Joss Whedon is having a very good past couple of years. He wrote and directed The Avengers to $1.5 billion worldwide, he put together a successful modern day adaptation of Much Ado About Nothing that he shot in his own house, and his latest television show Marvel’s Agents of S.H.I.E.L.D. just had the biggest debut for a TV drama in four years. Whedon is currently busy prepping the sequel The Avengers: Age of Ultron for a March 2014 shoot, but he recently sat down for an extended interview in which he discussed basically his entire career. Whedon talks about the “haphazard” structure of The Avengers and how his feelings towards the first film have impacted his approach to the follow-up, and he noted that he plans on doing something original after he completes the Marvel sequel. He also discussed his involvement with Agents of S.H.I.E.L.D. Hit the jump to read on.
Speaking with EW in an extensive profile, Whedon noted that he has a couple of qualms with The Avengers as a film:
“When I think of a great film, I think of something that’s either structured so perfectly like The Matrix or made so lovingly like The Godfather Part II. There was haphazardness in the way it comes together—not just the people, but the scenes. I don’t think you’d look at it and go, ‘This is a model of perfect structure.’ You’d go, ‘This is working.’ I like it. I’m proud of it and I like its imperfections. The thing I cared most about—making a summer movie like the ones from my childhood—is the thing that I pulled off.”
Though there are plenty of Marvel fans that might disagree with him, it’s nice to see a director who can acknowledge the imperfections of his past work without taking a dismissive or apologetic attitude towards the film as a whole. Moreover, Whedon has used his experience on The Avengers to make some tweaks to his approach on The Avengers: Age of Ultron:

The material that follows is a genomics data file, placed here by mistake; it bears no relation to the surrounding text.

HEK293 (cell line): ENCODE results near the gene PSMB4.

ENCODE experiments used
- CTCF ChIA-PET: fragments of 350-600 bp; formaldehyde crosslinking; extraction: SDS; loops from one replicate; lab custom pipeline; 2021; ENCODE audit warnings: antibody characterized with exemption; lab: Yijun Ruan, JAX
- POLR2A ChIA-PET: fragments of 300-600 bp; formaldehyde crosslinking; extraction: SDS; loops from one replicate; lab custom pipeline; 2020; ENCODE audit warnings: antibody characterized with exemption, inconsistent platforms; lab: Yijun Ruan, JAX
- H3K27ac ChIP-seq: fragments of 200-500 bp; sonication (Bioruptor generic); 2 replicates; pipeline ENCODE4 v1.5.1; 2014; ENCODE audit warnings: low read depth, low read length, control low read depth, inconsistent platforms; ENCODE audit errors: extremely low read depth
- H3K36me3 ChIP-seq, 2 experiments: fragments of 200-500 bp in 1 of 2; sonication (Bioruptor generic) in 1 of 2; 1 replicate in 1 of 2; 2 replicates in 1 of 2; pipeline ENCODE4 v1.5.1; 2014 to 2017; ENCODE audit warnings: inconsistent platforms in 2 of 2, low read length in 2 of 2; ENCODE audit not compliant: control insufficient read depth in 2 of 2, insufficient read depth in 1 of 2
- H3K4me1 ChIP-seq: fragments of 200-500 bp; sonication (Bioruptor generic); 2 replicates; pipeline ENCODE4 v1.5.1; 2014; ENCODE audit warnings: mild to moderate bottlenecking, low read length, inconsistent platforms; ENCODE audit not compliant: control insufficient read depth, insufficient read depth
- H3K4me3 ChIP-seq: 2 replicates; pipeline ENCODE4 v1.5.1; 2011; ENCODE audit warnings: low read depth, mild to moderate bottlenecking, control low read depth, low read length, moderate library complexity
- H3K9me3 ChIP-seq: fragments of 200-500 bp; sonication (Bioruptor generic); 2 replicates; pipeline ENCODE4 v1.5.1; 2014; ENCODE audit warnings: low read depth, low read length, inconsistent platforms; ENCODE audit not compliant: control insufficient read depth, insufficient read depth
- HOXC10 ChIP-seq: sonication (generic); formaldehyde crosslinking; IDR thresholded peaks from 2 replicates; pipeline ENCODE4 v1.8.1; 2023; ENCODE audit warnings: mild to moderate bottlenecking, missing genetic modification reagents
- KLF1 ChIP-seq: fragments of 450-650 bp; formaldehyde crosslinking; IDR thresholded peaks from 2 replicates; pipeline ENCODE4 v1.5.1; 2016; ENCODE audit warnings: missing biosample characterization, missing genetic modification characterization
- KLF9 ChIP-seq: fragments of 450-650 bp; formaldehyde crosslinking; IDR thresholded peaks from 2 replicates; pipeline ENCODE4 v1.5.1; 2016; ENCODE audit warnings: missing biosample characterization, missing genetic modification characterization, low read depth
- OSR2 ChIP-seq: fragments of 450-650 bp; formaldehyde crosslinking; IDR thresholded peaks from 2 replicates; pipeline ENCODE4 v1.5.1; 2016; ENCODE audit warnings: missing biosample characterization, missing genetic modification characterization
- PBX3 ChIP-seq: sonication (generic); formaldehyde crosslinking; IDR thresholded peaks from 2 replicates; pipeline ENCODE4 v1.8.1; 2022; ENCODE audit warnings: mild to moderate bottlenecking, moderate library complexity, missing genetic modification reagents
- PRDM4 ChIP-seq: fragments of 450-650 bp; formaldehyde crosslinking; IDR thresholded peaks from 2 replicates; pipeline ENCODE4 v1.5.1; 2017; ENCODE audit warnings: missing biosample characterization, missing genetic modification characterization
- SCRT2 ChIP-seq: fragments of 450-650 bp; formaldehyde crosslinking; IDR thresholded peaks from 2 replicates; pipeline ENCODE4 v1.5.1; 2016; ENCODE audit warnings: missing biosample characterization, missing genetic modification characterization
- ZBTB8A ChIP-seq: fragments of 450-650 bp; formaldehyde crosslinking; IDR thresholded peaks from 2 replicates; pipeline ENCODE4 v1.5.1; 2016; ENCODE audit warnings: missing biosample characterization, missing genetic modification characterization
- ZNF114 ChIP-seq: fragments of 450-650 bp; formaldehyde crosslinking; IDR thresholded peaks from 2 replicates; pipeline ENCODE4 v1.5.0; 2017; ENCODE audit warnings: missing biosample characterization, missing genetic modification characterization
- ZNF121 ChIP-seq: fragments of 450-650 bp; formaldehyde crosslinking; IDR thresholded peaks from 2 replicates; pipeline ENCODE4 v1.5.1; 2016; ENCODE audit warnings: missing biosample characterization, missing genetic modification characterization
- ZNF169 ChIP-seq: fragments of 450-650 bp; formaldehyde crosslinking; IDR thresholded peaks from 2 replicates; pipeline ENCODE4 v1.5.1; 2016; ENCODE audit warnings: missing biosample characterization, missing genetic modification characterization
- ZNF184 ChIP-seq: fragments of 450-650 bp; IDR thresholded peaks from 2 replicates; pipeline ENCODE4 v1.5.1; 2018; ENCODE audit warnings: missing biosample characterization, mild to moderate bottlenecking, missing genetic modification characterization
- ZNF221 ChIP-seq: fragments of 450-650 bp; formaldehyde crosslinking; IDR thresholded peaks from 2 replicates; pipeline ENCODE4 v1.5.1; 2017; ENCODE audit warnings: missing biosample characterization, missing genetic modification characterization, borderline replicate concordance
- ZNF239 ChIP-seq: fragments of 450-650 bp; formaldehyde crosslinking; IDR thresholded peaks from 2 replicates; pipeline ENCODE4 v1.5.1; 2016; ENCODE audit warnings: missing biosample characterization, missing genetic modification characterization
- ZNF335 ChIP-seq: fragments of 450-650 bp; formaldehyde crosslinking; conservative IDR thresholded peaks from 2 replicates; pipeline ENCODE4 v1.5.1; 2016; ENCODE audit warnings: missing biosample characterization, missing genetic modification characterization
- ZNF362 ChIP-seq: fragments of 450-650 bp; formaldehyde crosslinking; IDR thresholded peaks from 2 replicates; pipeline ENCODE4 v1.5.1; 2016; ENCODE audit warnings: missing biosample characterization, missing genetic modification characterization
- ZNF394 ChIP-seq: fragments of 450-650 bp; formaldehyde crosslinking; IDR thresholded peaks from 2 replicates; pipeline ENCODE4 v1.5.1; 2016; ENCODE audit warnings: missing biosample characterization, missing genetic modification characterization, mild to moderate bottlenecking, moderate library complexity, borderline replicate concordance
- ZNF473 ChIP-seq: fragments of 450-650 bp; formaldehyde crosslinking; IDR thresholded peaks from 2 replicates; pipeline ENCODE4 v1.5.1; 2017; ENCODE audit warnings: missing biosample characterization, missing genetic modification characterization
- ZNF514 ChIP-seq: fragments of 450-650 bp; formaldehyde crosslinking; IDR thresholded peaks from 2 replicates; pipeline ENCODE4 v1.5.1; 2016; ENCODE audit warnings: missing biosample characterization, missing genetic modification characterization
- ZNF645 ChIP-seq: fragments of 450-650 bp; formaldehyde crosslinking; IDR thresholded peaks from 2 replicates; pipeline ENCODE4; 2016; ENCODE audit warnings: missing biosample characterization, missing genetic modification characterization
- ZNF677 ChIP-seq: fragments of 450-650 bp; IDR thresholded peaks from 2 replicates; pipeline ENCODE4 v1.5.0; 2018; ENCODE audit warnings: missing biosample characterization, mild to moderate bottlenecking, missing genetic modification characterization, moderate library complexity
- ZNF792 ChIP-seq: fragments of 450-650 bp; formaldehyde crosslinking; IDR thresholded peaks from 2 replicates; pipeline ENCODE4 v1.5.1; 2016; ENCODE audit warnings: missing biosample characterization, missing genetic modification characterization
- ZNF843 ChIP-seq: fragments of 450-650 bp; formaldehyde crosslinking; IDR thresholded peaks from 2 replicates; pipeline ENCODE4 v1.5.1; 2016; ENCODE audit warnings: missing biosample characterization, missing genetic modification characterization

“[With Age of Ultron,] I want to be clearer about how I engage the audience, and where I take them. I want more control visually, more time to prep it. Not that I didn’t dictate every shot—I did. But there’s only so much you can do when you’re making a summer film when the ball is already rolling as fast as it was when I got in. Why do it again if you can’t do it better?”
Whedon initially signed a contract with Marvel that extends through 2015, encompassing his work on Age of Ultron and consulting on Marvel’s other features. It’s unclear if he will re-up with the company once his contract is up, but he told EW that it’s important for him to tackle something original after he finishes the Marvel sequel:
“There’s probably a dozen [properties I’ve always wanted to do]. It’s very important I don’t do that. It’s very important that we start creating new content again. We can only build on nostalgia so much before we have nothing left to build on. Before we’re rebooting Spider-Man—again. It’s dangerous to the culture, and it’s boring to me. I squeezed in between my Avenger smovies a 400-year-old play. So I really need to create some new worlds.”
The filmmaker went on to admit that his plan, as it stands now, is to become more involved with Agents of S.H.I.E.L.D. once he’s finished with The Avengers 2, noting that he doesn’t intend to tackle any giant endeavors like his proposed Hamlet adaptation post-Ultron:
“If everything works out according to plan, S.H.I.E.L.D. will be on when the movie is over and then I’ll already be too busy [to do something like Hamlet].”
Speaking of S.H.I.E.L.D., Whedon admitted that his Avengers clout only goes so far, as he received his fair share of notes from ABC when developing the pilot:
“They gave me a ton of notes. We’ve jumped through every hoop. There’s no trust in television. But there’s been nothing but encouragement and excitement about what exactly you’re trying to do. So you take the notes. You don’t take all of them. But you never walk in expecting not to get any.”
Head over to EW to read the full Whedon piece, which delves much deeper into everything from the origins of Buffy to the disappointment of Dollhouse. The Avengers: Age of Ultron opens in theaters on May 1, 2015.